Ask a Franciscan

‘Asleep in Christ’

Q. In my Bible readings I come across passages about “those asleep in Christ.” What is meant by those “asleep in Christ?”

A. Both the expressions “asleep in Christ” and “fallen asleep” are found in Paul’s letters. Whether you wish to call “sleeping” or “asleep in Christ” a metaphor or a euphemism, it means “dead.”

The Oxford Annotated Bible (Revised Standard Version translation) says in a footnote to 1 Thessalonians 4:14, “those who are asleep” was a common metaphor for the dead. The footnote refers to the Gospel of John, Chapter 11, verses 11-16, where Jesus dialogues with the apostles about the death of Lazarus. In verse 11, Jesus tells the disciples, “Our friend Lazarus has fallen asleep.” When the apostles fail to understand him, verse 14 tells us, “Then Jesus told them plainly, ‘Lazarus is dead….’”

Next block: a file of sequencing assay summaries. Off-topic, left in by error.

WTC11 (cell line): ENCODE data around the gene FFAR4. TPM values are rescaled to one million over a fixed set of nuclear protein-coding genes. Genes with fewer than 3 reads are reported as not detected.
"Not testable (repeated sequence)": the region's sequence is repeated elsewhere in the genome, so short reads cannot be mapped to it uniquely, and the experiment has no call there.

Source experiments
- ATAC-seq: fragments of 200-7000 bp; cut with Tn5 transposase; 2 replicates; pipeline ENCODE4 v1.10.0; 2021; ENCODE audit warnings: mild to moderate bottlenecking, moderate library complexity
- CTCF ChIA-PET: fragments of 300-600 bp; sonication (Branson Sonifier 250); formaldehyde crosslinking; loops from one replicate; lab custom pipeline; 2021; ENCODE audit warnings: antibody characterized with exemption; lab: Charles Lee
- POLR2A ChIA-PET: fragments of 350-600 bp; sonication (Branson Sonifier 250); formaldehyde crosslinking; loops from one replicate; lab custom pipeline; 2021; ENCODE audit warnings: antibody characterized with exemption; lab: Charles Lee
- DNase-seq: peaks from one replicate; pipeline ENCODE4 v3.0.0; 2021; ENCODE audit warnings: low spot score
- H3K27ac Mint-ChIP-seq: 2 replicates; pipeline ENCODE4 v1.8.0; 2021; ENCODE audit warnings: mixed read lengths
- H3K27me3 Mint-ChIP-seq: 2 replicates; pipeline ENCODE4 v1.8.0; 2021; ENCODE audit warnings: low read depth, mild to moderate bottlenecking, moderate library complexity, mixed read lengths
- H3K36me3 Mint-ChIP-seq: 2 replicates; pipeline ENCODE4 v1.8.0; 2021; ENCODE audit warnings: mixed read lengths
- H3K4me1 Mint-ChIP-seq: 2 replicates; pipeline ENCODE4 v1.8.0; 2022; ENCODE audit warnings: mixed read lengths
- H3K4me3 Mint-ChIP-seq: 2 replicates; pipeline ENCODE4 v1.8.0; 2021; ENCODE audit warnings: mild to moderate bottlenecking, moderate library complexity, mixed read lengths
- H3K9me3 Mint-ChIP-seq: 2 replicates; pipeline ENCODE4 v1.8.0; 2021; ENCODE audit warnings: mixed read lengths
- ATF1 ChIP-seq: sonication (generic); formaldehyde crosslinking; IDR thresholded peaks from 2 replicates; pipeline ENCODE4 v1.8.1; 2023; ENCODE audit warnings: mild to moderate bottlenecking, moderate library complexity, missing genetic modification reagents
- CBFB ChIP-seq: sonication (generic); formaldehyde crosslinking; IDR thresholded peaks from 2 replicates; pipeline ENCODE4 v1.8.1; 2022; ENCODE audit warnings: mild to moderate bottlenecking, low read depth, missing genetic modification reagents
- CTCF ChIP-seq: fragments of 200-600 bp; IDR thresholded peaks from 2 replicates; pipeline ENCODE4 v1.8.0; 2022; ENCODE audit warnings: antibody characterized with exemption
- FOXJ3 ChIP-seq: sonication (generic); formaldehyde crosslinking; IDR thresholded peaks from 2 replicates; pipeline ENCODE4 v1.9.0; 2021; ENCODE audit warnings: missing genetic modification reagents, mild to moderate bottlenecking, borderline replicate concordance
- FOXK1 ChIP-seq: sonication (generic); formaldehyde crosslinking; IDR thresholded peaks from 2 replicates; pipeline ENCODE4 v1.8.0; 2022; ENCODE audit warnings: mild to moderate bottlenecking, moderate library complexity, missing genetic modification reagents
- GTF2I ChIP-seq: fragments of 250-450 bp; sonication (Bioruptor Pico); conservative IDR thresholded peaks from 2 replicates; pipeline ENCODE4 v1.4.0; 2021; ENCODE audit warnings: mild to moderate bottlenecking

We ourselves use various euphemisms to talk about the dead and death itself. We speak about those who “rest” in Christ or peace, and we say “the Lord came and took her.” “Asleep in Christ” would also help convey the idea that it isn’t the end of everything when Christians die. Christians have the resurrection and life afterward to anticipate.

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